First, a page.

Financial markets love a good story.
Twelve months ago, the narrative was that we were heading into another “Roaring 1920s”, with the global economy set to see years of high growth as it emerged from the pandemic. What a difference a year makes; the narrative has now flipped as concerns about a recession have spread. In this note, I’ll describe whether this latest story is any more convincing than last year’s and what our views and concerns are for the year ahead.
“Recession fears escalated following a brief inversion in the spread between the two- and 10-year U.S. Treasury yields.”
Recession fears escalated following a brief inversion in the spread between the two- and 10-year U.S. Treasury yields. Inversions occur when yields on short-dated bonds rise above those of long-dated bonds, “inverting” the usually upward sloping yield curve where the longer the maturity, the higher the yield.
The curve has inverted ahead of every U.S. recession over the past 50 years, with only one false positive in 1998. Therefore, it’s about as reliable a recession indicator as we will get. Ignoring the yield curve means betting against history.
However, the problem today is that the yield curve has been distorted by central banks and the effects of their Quantitative Easing (“Q.E.”) programs over the past decade. They have compressed the spread of yields from the short to the long term and pulled down yields at the long end of the curve, making it more prone to inverting. Due to this distortion, we suspect that the yield curve may have lost some of its predictive power.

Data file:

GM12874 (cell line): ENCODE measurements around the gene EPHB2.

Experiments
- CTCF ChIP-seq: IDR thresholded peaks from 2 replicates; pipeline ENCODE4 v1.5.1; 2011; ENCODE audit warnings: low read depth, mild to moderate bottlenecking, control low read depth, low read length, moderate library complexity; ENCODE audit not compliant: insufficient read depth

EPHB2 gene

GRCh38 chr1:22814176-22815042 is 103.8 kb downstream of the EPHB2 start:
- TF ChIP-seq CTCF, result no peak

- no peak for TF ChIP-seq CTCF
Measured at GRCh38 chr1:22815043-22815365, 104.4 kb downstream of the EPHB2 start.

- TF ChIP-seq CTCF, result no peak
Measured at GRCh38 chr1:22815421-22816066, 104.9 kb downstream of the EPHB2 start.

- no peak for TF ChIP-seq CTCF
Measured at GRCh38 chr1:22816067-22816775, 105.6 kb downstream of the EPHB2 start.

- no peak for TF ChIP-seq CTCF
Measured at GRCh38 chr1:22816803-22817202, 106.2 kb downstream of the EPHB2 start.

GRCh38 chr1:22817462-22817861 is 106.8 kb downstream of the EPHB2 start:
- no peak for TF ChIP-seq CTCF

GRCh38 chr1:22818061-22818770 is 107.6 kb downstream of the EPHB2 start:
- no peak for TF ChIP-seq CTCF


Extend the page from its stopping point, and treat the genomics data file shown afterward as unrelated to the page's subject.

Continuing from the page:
“There are few signs of significant imbalances in the U.S. or Canada that have typically preceded recessions.”
There are few signs of significant imbalances in the U.S. or Canada that have typically preceded recessions. Although Canada’s housing market has been overheated for quite some time, prices will likely fall for the remainder of the year, providing some relief, which will also negatively impact GDP growth. Household balance sheets are unusually strong, which provides grounds for optimism for a “soft landing,” whether that be a mild “recession” or the economy slowing considerably but never actually contracting. Our view is that we will experience a protracted period of below-trend growth, but we don’t believe that the Canadian and U.S. economies will buckle under higher rates. If a recession does materialize, it will likely do so in Europe. Growth is lower in Europe, having been behind in the recovery from Covid-19 before Russia threw a wrench in that recovery. As a result, the surge in commodity prices has squeezed incomes in Europe to a larger degree than in Canada or the U.S. However, we believe that a recession in Europe will be small and short-lived.
The lesson here is that investors should not let themselves be seduced by simple stories. Reality is invariably more complicated and nuanced than the prevailing narrative suggests.
“U.S. technology stocks have borne the brunt as the S&P 500, the broad market index of U.S. equities, having now declined approximately 18% in USD terms. Half of that can be attributed to a handful of technology-driven stocks…”
So, Where Do We Go from Here?